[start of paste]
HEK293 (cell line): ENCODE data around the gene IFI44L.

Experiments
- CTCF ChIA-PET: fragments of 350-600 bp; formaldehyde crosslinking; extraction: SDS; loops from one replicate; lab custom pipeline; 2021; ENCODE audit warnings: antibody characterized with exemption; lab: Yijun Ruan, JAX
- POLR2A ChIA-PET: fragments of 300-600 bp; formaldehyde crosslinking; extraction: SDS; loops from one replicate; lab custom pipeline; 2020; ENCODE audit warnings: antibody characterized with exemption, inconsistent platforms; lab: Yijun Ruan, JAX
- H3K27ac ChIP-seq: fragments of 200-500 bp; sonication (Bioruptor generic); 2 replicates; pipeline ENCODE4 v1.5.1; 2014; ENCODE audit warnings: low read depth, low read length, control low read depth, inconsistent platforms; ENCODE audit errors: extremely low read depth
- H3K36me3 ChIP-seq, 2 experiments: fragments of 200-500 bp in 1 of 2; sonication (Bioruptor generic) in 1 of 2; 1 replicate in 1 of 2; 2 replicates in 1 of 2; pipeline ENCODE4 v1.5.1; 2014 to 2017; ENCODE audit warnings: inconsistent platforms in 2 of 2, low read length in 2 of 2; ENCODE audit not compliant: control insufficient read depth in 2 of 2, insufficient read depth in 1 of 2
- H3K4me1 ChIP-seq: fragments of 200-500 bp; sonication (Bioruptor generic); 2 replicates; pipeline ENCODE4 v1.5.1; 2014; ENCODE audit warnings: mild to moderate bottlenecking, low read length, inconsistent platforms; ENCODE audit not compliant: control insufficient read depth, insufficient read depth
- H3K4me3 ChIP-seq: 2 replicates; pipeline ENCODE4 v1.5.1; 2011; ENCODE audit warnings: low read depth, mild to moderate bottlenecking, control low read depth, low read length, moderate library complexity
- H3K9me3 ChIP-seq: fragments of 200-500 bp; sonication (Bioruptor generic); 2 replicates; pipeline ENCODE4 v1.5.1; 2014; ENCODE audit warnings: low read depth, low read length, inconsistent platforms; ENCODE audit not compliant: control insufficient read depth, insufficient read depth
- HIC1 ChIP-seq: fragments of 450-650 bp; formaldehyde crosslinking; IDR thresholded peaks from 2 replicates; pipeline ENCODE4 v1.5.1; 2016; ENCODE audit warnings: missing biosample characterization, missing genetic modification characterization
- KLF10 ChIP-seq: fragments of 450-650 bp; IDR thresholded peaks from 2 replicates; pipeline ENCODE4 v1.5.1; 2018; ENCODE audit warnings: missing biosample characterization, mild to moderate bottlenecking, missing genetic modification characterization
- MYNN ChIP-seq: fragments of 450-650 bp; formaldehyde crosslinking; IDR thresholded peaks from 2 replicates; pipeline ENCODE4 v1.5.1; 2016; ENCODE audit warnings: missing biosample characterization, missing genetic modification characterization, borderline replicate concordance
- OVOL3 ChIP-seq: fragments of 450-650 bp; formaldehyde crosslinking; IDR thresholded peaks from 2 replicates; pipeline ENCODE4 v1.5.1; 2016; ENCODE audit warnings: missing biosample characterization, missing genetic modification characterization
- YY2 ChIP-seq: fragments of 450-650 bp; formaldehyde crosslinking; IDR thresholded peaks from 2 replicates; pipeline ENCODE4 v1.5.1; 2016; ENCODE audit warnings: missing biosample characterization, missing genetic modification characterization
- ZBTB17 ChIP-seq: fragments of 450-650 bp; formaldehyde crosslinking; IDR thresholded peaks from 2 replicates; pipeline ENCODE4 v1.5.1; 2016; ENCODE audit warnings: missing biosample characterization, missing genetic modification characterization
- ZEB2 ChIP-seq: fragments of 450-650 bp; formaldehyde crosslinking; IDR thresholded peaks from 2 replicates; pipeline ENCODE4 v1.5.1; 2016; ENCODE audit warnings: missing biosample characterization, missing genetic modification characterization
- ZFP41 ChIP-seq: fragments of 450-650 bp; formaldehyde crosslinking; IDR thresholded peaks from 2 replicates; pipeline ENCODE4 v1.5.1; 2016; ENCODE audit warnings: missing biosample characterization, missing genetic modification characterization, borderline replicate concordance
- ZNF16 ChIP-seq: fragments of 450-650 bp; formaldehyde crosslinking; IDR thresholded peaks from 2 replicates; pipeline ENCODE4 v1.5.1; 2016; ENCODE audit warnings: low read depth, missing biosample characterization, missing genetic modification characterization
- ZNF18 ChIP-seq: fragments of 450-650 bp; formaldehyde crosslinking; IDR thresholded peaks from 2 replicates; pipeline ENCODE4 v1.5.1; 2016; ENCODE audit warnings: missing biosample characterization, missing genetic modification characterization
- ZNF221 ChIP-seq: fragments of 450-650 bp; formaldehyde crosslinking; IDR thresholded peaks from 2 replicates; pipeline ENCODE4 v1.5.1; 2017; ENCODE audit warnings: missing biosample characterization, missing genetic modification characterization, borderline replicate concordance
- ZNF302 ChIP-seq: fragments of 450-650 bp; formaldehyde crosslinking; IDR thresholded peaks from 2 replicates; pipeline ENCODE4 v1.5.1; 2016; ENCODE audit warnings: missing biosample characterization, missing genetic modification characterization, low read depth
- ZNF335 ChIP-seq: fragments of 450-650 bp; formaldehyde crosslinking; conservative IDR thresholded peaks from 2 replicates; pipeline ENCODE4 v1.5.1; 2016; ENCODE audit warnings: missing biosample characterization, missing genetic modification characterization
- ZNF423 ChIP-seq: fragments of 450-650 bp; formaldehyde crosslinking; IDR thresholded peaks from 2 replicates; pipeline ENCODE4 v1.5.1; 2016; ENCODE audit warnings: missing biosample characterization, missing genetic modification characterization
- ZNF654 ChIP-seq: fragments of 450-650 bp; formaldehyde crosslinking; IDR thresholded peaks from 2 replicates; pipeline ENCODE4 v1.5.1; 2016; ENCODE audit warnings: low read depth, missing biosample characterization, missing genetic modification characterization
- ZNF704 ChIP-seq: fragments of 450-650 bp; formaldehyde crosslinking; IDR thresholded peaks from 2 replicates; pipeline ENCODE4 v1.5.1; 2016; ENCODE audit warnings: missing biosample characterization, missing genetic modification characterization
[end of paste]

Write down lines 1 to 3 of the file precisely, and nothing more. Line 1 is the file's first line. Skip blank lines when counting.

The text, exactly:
HEK293 (cell line): ENCODE data around the gene IFI44L.

Experiments
- CTCF ChIA-PET: fragments of 350-600 bp; formaldehyde crosslinking; extraction: SDS; loops from one replicate; lab custom pipeline; 2021; ENCODE audit warnings: antibody characterized with exemption; lab: Yijun Ruan, JAX